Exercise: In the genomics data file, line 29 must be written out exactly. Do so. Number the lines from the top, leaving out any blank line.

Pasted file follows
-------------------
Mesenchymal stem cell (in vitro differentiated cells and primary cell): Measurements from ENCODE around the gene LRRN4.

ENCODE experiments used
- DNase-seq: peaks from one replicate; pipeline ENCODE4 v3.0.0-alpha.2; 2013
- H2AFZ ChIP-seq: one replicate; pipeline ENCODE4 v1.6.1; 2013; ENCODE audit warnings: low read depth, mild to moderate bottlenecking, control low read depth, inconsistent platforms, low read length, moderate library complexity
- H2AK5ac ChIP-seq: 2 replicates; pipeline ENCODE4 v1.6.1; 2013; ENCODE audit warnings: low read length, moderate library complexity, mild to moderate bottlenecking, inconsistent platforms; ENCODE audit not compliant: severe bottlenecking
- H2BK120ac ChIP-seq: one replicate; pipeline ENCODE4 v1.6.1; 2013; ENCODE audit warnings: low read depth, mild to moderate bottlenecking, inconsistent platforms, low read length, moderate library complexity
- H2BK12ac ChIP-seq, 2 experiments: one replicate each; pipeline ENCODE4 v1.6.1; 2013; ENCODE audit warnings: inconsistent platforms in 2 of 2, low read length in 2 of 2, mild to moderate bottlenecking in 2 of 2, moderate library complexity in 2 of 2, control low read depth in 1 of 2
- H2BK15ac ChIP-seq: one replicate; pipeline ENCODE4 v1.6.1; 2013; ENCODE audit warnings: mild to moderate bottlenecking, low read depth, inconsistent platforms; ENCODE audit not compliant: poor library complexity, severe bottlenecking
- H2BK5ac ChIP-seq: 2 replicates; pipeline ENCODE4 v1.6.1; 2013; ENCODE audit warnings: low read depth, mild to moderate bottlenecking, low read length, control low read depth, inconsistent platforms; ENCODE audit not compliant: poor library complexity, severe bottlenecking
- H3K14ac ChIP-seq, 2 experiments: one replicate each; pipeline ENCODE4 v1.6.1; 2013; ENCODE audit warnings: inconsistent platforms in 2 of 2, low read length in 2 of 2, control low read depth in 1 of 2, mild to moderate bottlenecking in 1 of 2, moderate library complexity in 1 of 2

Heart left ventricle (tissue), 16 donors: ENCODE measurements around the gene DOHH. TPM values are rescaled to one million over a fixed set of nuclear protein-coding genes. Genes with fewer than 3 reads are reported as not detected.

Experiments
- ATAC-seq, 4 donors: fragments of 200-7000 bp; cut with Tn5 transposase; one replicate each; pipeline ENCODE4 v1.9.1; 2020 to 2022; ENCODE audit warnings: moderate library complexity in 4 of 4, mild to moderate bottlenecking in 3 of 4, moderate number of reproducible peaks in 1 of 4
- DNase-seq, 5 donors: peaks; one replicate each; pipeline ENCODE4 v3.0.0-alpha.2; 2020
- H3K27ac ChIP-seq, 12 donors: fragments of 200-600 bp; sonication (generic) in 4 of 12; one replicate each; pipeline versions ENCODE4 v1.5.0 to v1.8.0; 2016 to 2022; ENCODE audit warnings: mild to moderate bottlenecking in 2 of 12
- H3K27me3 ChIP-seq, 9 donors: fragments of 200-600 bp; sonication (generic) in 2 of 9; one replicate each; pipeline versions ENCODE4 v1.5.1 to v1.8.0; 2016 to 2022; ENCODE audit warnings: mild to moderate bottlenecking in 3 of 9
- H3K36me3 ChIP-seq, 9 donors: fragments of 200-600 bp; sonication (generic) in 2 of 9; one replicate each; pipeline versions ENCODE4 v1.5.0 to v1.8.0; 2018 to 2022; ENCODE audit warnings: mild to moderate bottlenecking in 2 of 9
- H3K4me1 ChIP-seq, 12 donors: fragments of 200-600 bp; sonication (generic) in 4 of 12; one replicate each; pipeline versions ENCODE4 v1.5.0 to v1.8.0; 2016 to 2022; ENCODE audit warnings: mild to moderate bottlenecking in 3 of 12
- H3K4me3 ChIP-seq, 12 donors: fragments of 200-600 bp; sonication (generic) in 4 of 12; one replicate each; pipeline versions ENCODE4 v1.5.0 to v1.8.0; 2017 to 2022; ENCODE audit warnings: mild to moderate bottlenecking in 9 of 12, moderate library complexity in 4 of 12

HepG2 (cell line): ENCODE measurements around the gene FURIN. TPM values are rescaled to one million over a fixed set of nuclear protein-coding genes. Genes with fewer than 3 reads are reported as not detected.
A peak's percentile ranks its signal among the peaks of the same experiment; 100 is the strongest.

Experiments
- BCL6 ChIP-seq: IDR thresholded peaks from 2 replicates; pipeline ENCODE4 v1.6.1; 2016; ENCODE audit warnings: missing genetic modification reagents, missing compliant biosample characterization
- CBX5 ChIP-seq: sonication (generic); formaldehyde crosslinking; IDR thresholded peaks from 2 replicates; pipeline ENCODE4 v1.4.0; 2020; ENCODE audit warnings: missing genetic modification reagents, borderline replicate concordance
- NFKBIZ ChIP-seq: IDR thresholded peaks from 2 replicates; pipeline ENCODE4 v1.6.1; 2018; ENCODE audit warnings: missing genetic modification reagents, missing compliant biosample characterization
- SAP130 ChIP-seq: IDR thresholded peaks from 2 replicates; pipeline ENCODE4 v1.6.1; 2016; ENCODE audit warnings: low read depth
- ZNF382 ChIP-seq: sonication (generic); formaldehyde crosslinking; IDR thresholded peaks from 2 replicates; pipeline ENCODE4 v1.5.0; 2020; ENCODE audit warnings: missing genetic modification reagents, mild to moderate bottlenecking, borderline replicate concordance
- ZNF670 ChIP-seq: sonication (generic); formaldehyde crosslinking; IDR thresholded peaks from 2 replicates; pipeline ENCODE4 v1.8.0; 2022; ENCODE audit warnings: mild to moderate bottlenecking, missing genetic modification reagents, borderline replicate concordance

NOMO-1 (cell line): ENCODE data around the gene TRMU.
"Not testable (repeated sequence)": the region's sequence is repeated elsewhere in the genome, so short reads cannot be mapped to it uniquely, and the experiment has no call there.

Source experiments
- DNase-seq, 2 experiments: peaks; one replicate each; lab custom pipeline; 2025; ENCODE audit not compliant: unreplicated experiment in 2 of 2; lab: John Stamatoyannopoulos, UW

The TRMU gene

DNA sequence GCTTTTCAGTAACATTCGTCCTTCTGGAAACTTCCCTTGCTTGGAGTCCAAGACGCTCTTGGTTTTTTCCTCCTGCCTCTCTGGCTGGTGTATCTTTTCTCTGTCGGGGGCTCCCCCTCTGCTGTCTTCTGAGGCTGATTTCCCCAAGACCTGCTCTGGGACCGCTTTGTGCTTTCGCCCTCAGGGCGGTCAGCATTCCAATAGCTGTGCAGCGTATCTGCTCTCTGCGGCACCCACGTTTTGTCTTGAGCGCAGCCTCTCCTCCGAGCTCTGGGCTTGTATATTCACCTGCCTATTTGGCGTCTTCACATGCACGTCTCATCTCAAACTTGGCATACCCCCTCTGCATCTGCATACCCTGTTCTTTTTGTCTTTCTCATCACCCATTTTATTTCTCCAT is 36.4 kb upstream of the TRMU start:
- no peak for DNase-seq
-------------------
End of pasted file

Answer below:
NOMO-1 (cell line): ENCODE data around the gene TRMU.